3 Techniques to Use If Confidence Is a Barrier to Exercise
Part 3: Everything you should know for when it's hard to act on your intentions.
Posted Sep 27, 2020
In my last two posts, I introduced a practical method for addressing barriers to physical activity. If we know what influences us, we can design an intervention to maximize our chances of success. Interventions use behavior change techniques. These techniques should have an impact on the source of influence that is making it more challenging for us to act.
Behavior change techniques are intervention components used to change the determinants of behavior. In this post, I will provide you with some of my favorite techniques to either enhance capabilities or reduce the need for specific skills.
What Is Capability?
Over my spring break in eighth grade, my dad took me to Gold's gym. He showed me all the different machines and took me through a workout. I felt so proud of what I had accomplished. I was hooked. Years later, still with my dad at the YMCA now, I bench pressed 135 for 10 repetitions for the first time.
With the gift of hindsight, my first routine was not technically challenging. At my best, my bench was 225 for 10. I improved but more importantly, I was excited with each level of improvement.
I learned that by working a muscle and putting it under progressively more challenging circumstances, I could get stronger. Our psychological strengths and capabilities are like muscles. With practice, they can get stronger.
Capability is a person’s psychological and physical capacity to do the behavior.
If capability is an issue, we need to address skills, whether that is the psychological skills to do the behavior or the physical skills needed to achieve a certain level of performance.
Behavior change techniques that address capability-related barriers can address the three levels of influence; the individual level, the relationship level, or structural level.
Individual Level: The Starter Step
A starter step is the first step in a sequence of behaviors. Lifting weights in the gym is the end product of several steps that came before it. You changed into your gym clothes, you grabbed your keys, walked to your car, turned it on, and drove to the gym.
Thinking of all these actions put together can stir up some resistance. That is a lot to do. Starter steps reduce this resistance but focusing on the first thing you need to do to get the ball rolling. In this example, I might think of my starter step as getting in the car. That doesn’t feel too taxing to me. If I can get in the car and turn it on, I will go to the gym.
Relationship Level: Hire a Coach
There is no point in suffering through second-guessing what you are doing in the gym, wondering if you are exercising properly or if the program you are on makes sense. If we have a health issue, we see a doctor; if it’s time to do our taxes we hire an accountant; if we want to do renovations on our home, we hire a contractor.
Trying to do any of these things on our own could prove to be a headache at best and disastrous at worse. We don’t need this rugged individualism approach when it comes to our fitness. This is especially true with strength training or weight loss.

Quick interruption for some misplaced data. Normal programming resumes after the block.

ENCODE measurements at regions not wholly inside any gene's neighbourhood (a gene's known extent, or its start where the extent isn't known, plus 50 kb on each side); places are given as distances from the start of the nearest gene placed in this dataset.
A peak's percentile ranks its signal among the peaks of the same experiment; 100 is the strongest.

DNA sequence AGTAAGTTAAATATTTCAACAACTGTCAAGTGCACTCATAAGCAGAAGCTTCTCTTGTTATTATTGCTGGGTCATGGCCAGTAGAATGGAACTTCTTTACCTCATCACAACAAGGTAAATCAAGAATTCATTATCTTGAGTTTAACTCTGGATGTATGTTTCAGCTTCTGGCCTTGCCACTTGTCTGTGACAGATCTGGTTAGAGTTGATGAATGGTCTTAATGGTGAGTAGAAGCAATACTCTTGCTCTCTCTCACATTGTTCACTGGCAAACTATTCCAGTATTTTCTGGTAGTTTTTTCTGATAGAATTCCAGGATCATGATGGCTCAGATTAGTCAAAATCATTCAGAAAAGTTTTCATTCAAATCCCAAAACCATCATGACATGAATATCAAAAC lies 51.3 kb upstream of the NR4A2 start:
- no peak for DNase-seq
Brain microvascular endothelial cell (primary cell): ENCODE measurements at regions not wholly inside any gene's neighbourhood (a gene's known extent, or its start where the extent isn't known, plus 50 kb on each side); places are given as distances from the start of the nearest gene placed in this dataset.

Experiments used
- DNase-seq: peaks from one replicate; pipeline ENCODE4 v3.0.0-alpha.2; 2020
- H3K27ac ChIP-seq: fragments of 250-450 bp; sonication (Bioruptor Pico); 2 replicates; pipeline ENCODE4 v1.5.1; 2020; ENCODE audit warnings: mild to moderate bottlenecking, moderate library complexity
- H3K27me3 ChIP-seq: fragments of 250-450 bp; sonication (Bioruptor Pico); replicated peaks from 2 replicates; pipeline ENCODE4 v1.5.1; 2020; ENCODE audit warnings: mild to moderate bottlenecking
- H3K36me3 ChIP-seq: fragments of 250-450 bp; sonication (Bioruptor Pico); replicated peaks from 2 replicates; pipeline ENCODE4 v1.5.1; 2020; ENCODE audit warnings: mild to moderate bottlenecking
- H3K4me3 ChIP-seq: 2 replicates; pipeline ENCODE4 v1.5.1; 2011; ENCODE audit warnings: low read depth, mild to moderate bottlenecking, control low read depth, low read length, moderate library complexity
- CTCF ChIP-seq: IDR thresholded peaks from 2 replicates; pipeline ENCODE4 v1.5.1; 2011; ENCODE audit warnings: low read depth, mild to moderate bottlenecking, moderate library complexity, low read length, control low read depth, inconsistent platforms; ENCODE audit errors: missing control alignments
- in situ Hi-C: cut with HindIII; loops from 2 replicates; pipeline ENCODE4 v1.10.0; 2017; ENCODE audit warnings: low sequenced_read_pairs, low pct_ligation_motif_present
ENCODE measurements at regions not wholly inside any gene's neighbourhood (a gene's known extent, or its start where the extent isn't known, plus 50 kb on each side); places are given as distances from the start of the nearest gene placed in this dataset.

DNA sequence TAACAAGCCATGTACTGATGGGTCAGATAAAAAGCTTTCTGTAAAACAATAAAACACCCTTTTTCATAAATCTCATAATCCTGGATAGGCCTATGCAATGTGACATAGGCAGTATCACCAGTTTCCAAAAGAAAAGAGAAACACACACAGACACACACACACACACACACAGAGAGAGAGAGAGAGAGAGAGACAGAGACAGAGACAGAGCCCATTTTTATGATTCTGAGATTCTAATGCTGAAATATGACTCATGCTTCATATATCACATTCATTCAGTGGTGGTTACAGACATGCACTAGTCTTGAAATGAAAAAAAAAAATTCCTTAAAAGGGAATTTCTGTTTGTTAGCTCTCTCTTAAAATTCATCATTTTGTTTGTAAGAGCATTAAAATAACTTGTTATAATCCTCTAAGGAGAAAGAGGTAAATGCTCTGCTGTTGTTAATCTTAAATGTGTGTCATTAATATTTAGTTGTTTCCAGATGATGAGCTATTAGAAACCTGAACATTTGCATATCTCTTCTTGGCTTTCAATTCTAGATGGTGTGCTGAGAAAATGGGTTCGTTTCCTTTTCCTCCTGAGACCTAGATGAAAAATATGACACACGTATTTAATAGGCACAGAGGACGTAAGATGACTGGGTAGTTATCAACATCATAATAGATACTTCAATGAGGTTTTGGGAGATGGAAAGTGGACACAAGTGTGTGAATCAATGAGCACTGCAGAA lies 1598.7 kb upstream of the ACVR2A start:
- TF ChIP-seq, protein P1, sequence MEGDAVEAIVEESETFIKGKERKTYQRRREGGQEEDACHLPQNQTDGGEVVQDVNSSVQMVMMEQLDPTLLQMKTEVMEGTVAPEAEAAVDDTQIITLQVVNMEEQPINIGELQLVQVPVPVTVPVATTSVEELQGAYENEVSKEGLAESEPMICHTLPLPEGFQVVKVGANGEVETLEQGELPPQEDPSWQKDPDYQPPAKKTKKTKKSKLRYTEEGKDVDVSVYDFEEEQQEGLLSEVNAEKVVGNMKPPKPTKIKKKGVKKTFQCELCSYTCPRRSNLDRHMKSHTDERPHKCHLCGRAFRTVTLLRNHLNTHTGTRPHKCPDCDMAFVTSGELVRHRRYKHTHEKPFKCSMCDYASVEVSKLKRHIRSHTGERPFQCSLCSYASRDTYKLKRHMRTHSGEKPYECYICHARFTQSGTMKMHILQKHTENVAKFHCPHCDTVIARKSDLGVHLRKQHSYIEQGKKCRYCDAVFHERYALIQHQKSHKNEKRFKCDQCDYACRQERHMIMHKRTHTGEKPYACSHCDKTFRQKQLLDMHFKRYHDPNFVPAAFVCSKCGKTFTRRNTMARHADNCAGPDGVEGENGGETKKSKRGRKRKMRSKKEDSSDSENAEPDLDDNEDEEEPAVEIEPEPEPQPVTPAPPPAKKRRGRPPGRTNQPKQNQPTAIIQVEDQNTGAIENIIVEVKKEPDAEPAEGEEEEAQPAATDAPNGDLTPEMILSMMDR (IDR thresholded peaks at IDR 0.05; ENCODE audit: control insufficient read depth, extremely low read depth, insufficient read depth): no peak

At some point, it can become more expensive and frustrating to not hire a coach. If you are unsure of yourself, ask around for information on a reputable coach. Be sure to let the coach know exactly what you are looking for. Maybe it is to improve your exercise technique, to obtain a program, or to provide accountability. A trainer can steer you in the right direction, reduce your odds of getting injured, help you build confidence in your technique, and keep you on track.
Structural Level: Defuse Disablers
Think of these structural factors as anything that is outside of your mind or your social network. Recently, I was out to dinner with some friends that were in town. The menu at the restaurant had the calories listed for their food. I was astonished that some meals were over 1,500 calories! This little piece of knowledge on the menu prompted me to act more knowledgeably.
My lack of knowledge of caloric content would have been a disabler to me making the best decision.
Pivoting over to exercise, what environmental factors draw us away from behaving intentionally? What disables or impairs our ability to self-regulate?
The environment should not thwart your ability to do the things you want to do. It should promote them. I encourage you to self-monitor your behavior by doing the following:
Over the course of the next week, examine what you did and where you were when you did it. Did you find it hard to exercise once you sat down on the couch to watch television? Can you diffuse this disabler by unplugging the television and making it face the other way? The more friction you can create for the “bad” decision, the easier the “good” decision will become.
When a Confidence Barrier Occurs...
Most goals cannot be achieved without overcoming barriers. Belief in one's ability to succeed and having a strong sense of self-efficacy is vital for success. Progress towards a goal can be thwarted by one of two things: lack of capabilities or lack of confidence. If capability or confidence was the issue, try some of the behavior change techniques I have provided. In the next post, I will cover what to do if motivation was the issue.